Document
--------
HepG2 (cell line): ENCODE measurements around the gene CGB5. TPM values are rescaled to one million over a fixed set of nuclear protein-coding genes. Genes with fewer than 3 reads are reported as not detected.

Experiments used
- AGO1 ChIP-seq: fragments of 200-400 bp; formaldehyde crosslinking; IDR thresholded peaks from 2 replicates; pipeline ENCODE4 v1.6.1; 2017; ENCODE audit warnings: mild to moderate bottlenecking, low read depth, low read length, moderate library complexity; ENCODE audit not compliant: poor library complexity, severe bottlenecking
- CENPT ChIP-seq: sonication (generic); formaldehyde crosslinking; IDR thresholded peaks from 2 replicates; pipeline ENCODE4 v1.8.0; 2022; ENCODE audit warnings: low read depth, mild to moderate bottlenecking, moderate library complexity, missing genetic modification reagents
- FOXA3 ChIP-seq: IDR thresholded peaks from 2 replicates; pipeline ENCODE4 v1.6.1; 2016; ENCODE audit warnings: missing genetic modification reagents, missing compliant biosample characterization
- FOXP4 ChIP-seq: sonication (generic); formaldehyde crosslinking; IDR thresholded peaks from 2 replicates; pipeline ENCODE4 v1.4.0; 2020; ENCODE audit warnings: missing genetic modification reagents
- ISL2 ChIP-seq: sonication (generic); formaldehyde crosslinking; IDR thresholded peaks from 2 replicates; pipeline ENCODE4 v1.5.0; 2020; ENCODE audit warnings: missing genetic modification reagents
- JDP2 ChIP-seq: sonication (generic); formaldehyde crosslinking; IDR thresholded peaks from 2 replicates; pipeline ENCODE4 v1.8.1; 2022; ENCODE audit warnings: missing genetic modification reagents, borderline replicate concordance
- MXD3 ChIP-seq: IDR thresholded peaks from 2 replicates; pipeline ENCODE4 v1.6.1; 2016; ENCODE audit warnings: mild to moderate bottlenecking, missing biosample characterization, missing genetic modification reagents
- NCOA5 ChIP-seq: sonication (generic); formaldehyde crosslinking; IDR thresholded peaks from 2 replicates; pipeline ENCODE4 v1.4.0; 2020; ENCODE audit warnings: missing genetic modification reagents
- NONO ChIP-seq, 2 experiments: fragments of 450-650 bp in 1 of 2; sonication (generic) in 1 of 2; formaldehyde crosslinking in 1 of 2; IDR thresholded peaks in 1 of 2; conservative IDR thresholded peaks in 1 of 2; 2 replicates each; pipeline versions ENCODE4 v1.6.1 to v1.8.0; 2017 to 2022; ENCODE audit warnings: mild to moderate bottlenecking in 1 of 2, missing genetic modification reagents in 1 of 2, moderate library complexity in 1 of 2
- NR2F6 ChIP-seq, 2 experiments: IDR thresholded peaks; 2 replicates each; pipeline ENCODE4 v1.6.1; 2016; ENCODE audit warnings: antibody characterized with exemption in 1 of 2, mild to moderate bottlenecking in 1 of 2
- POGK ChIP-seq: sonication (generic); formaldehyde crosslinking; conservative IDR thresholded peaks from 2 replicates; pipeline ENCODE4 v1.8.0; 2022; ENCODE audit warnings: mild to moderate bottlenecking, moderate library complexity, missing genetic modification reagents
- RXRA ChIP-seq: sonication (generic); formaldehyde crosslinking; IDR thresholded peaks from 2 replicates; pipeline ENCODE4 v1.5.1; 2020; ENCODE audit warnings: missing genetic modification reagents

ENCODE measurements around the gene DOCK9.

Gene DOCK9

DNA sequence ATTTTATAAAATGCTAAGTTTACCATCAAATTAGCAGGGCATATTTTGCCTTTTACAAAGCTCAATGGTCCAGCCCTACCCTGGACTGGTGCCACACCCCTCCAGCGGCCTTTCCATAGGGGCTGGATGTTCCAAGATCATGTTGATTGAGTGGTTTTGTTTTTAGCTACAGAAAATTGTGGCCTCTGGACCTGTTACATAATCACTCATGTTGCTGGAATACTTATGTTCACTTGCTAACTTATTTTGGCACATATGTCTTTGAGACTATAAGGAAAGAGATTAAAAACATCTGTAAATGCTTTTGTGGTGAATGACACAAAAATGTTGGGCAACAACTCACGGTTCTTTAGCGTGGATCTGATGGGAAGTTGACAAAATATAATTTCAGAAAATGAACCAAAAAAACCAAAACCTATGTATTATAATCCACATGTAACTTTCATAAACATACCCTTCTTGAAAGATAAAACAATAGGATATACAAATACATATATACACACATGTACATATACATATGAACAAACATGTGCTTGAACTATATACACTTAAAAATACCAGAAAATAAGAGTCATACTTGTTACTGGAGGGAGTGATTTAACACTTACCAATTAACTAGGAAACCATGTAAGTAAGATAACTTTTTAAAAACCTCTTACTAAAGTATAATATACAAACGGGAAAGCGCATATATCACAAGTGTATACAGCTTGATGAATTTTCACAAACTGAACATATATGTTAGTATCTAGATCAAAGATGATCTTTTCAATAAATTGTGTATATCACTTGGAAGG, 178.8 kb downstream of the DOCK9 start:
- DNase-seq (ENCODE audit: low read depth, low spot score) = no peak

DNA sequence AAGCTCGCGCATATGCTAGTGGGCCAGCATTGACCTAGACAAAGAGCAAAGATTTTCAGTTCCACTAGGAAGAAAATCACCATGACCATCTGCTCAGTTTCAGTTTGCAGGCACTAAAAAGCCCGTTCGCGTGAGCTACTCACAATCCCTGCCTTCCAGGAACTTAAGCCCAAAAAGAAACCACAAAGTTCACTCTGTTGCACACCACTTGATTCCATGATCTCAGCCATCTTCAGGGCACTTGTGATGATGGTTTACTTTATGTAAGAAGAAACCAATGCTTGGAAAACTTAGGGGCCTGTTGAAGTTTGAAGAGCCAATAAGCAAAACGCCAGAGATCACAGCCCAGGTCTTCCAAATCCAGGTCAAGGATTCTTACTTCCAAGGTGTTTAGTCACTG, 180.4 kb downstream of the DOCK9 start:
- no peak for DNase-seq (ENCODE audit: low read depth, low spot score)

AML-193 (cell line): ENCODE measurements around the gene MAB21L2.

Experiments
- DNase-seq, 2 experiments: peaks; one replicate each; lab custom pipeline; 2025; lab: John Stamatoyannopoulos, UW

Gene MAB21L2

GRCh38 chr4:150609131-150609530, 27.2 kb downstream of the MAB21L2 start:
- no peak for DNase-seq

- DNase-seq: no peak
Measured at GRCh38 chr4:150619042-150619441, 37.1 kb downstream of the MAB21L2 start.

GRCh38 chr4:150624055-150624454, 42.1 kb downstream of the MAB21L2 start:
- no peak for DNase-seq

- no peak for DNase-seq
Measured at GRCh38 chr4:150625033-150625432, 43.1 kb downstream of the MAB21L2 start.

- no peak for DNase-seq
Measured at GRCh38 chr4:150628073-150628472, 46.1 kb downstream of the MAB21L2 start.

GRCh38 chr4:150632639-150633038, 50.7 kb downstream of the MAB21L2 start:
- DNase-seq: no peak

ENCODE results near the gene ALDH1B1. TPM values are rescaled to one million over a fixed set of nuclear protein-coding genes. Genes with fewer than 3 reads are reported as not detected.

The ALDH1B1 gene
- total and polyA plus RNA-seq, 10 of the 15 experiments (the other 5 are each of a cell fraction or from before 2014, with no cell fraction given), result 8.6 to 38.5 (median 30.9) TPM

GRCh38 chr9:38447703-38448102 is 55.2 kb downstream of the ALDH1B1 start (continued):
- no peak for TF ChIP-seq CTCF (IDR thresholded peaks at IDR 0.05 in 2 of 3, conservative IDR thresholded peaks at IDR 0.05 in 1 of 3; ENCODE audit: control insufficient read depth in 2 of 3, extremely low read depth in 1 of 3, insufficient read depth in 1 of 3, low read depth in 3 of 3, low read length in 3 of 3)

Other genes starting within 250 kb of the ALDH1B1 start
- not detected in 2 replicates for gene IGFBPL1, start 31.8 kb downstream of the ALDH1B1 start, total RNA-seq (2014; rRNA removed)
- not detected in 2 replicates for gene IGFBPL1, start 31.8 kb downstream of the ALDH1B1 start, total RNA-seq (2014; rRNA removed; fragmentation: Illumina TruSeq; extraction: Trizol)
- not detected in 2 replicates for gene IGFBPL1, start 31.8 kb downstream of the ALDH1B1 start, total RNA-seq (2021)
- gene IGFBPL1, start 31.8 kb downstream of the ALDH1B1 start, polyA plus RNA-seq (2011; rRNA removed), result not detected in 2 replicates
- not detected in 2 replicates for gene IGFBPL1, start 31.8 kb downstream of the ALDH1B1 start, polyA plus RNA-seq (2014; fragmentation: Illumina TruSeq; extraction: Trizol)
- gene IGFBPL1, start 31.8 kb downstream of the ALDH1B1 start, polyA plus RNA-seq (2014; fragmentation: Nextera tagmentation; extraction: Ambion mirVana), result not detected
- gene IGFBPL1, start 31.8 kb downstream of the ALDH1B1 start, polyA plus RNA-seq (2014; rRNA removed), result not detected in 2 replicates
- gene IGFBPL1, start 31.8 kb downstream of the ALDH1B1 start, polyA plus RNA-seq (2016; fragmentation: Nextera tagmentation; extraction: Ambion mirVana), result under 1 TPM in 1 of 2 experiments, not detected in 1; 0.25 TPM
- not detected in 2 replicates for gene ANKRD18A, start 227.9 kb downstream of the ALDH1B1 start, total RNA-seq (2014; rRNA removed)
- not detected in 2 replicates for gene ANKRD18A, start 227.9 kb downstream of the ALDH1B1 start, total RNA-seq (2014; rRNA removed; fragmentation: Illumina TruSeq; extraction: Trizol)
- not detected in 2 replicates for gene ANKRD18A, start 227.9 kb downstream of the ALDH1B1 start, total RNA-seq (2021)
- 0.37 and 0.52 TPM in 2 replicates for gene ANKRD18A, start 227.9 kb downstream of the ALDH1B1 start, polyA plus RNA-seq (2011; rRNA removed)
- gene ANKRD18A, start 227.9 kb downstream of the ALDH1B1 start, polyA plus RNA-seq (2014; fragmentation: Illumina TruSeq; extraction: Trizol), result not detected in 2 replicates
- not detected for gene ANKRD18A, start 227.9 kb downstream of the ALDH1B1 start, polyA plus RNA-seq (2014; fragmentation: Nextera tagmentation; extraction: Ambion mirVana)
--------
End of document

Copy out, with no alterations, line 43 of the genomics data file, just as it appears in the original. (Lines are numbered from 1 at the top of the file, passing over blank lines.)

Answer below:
- not detected in 2 replicates for gene IGFBPL1, start 31.8 kb downstream of the ALDH1B1 start, total RNA-seq (2014; rRNA removed)